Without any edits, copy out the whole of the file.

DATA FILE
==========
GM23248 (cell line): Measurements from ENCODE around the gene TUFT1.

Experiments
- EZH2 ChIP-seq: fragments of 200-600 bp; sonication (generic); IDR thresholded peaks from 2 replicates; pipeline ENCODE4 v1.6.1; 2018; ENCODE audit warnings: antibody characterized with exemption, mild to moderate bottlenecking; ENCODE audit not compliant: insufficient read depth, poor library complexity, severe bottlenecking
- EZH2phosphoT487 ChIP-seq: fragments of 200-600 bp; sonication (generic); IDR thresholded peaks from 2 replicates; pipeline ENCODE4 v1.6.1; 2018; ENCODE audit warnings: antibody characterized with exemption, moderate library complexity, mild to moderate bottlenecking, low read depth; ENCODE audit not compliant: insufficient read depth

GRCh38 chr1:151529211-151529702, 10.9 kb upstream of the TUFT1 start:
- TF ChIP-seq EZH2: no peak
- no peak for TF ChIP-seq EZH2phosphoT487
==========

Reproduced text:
GM23248 (cell line): Measurements from ENCODE around the gene TUFT1.

Experiments
- EZH2 ChIP-seq: fragments of 200-600 bp; sonication (generic); IDR thresholded peaks from 2 replicates; pipeline ENCODE4 v1.6.1; 2018; ENCODE audit warnings: antibody characterized with exemption, mild to moderate bottlenecking; ENCODE audit not compliant: insufficient read depth, poor library complexity, severe bottlenecking
- EZH2phosphoT487 ChIP-seq: fragments of 200-600 bp; sonication (generic); IDR thresholded peaks from 2 replicates; pipeline ENCODE4 v1.6.1; 2018; ENCODE audit warnings: antibody characterized with exemption, moderate library complexity, mild to moderate bottlenecking, low read depth; ENCODE audit not compliant: insufficient read depth

GRCh38 chr1:151529211-151529702, 10.9 kb upstream of the TUFT1 start:
- TF ChIP-seq EZH2: no peak
- no peak for TF ChIP-seq EZH2phosphoT487